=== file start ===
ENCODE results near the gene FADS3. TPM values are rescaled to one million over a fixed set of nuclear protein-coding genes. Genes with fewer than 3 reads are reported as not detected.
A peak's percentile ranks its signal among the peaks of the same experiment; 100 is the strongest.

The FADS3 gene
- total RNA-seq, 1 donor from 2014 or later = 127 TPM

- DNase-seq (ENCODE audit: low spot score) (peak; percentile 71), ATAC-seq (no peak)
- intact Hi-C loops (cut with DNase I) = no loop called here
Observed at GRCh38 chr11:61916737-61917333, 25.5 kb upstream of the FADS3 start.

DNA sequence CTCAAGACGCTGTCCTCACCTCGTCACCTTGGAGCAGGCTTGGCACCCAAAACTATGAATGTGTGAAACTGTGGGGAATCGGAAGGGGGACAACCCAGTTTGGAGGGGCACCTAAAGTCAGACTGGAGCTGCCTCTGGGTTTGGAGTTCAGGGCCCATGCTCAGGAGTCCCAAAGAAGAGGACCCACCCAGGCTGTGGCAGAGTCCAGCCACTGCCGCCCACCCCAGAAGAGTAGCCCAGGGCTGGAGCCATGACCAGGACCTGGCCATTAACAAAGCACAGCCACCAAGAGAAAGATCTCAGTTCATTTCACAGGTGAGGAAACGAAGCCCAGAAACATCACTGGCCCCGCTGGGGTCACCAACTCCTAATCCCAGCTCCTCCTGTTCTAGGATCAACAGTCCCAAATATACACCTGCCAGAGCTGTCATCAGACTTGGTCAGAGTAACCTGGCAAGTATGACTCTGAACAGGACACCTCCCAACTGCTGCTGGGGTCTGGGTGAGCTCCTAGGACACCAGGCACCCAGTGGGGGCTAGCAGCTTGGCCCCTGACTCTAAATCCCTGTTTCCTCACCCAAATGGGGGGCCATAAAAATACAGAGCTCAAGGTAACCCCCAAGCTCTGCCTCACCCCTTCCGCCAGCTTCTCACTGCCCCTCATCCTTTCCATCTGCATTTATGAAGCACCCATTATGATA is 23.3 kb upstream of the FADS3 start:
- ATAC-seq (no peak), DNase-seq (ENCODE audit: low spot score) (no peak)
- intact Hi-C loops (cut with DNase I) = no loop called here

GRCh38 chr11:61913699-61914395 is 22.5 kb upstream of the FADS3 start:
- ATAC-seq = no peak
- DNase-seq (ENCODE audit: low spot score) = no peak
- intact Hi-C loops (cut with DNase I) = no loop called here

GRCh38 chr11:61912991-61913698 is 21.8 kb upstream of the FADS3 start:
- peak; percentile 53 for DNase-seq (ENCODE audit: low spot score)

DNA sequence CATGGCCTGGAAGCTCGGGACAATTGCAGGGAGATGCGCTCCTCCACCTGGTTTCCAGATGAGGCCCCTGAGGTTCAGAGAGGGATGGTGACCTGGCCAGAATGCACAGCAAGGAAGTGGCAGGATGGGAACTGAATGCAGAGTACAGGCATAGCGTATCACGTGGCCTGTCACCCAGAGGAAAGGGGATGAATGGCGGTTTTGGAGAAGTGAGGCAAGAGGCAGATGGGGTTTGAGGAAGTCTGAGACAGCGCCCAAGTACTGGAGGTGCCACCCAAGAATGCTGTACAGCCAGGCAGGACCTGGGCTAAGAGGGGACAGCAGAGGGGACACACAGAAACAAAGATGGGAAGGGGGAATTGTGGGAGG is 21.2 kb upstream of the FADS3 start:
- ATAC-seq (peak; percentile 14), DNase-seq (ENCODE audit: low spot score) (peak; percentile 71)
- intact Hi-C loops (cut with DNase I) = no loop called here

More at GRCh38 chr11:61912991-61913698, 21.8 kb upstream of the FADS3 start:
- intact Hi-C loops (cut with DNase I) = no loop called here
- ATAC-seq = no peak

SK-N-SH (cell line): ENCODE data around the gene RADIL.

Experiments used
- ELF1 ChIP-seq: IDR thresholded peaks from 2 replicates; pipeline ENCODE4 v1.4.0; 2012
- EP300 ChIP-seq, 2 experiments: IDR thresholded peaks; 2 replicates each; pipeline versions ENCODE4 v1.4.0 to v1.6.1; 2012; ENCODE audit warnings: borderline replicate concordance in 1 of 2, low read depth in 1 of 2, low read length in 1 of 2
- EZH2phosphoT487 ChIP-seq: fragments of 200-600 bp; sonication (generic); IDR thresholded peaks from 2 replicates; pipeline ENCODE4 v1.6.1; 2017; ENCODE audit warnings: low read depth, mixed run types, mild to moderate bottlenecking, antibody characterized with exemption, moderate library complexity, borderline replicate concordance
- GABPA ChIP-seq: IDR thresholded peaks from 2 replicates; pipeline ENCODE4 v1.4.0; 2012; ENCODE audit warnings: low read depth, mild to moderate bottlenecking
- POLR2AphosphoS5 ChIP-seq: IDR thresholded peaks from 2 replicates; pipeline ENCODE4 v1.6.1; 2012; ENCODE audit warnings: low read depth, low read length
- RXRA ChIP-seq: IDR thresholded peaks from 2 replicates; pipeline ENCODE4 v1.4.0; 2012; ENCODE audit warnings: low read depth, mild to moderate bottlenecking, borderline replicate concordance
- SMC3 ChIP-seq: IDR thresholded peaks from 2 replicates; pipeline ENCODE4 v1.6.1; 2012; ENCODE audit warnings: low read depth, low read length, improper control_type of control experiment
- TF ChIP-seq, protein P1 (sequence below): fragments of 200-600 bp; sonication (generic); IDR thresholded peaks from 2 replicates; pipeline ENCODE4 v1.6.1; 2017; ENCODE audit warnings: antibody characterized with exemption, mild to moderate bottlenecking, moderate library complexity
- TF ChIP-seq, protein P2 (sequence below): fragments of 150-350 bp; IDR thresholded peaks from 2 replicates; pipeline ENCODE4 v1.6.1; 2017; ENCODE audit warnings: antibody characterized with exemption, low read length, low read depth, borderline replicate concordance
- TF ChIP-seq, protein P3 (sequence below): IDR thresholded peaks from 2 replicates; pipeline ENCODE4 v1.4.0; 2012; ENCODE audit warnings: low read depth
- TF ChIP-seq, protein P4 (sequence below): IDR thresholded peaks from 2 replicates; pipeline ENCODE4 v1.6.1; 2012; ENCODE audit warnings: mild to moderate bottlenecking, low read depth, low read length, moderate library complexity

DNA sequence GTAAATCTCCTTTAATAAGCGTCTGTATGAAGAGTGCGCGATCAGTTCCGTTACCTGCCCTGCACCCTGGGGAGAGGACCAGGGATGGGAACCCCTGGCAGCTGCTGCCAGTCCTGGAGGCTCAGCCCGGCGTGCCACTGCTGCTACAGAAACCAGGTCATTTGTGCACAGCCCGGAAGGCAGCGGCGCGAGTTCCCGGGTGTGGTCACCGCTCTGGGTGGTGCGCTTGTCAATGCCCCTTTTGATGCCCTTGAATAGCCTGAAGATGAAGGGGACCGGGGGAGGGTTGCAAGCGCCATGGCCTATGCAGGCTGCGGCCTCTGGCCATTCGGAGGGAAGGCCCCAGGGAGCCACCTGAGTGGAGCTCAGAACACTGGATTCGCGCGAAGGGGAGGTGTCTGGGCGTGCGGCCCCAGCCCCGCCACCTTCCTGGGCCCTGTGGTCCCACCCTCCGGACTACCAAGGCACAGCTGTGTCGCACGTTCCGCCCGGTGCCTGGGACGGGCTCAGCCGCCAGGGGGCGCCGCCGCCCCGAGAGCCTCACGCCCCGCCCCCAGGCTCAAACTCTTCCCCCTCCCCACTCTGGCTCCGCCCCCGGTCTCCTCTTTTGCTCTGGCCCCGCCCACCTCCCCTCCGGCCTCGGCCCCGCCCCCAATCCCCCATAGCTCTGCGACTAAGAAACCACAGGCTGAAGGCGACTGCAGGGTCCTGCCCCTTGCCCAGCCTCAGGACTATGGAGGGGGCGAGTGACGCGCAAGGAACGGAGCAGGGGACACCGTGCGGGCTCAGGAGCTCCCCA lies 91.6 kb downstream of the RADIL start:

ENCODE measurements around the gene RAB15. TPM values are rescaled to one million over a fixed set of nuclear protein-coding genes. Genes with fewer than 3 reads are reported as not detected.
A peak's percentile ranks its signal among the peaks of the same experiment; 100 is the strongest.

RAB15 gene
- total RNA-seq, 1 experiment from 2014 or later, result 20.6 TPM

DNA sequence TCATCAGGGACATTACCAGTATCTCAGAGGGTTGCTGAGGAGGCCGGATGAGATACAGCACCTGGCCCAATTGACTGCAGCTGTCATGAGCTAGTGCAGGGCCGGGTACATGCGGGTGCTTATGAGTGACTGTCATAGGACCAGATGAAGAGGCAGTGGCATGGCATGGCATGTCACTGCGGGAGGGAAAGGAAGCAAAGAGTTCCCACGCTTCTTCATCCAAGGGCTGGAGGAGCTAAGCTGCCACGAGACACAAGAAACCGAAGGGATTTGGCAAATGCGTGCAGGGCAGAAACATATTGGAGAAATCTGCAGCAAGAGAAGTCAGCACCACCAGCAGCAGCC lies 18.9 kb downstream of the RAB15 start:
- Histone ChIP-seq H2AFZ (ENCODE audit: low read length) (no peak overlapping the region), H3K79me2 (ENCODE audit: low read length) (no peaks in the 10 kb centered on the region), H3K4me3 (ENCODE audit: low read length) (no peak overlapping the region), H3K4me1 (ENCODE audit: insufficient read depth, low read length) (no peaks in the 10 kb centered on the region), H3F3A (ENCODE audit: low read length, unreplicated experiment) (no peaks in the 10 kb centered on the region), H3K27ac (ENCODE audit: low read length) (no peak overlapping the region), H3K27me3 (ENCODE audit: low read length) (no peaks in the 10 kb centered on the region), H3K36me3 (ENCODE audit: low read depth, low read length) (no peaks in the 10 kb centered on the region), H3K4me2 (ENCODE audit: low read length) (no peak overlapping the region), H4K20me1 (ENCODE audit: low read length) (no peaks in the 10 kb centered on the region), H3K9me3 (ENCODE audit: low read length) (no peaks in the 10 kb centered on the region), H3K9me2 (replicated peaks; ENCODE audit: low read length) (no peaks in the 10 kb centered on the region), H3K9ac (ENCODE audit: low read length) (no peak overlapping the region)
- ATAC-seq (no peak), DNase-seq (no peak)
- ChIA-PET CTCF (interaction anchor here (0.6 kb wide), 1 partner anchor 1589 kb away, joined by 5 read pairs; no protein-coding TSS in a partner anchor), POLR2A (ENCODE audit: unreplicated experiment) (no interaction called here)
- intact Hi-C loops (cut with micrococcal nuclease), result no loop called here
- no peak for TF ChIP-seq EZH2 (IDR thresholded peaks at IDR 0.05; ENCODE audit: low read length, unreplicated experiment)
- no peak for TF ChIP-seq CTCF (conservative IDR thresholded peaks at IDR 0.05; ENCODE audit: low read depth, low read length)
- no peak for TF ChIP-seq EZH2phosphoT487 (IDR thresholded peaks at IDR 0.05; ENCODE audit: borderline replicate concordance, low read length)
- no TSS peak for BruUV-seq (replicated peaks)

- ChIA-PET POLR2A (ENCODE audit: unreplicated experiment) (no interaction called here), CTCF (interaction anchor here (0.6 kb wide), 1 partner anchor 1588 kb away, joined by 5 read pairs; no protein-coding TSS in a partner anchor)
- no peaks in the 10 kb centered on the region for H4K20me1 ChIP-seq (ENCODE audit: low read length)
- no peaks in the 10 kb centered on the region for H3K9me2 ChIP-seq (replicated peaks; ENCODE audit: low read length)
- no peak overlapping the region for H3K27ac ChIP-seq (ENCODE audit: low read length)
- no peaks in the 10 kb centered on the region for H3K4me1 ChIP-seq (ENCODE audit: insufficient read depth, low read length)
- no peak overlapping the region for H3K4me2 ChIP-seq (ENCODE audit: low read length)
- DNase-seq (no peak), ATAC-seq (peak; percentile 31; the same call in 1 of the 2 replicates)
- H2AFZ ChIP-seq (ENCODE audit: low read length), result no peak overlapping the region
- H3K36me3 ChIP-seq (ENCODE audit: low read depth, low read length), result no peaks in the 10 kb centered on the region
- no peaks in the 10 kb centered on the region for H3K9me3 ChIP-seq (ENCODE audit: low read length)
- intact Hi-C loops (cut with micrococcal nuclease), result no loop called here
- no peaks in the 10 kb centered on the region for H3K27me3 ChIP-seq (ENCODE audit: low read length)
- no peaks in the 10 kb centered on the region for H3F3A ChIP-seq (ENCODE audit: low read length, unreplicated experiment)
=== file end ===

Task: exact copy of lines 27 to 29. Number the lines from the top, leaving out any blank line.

- EZH2phosphoT487 ChIP-seq: fragments of 200-600 bp; sonication (generic); IDR thresholded peaks from 2 replicates; pipeline ENCODE4 v1.6.1; 2017; ENCODE audit warnings: low read depth, mixed run types, mild to moderate bottlenecking, antibody characterized with exemption, moderate library complexity, borderline replicate concordance
- GABPA ChIP-seq: IDR thresholded peaks from 2 replicates; pipeline ENCODE4 v1.4.0; 2012; ENCODE audit warnings: low read depth, mild to moderate bottlenecking
- POLR2AphosphoS5 ChIP-seq: IDR thresholded peaks from 2 replicates; pipeline ENCODE4 v1.6.1; 2012; ENCODE audit warnings: low read depth, low read length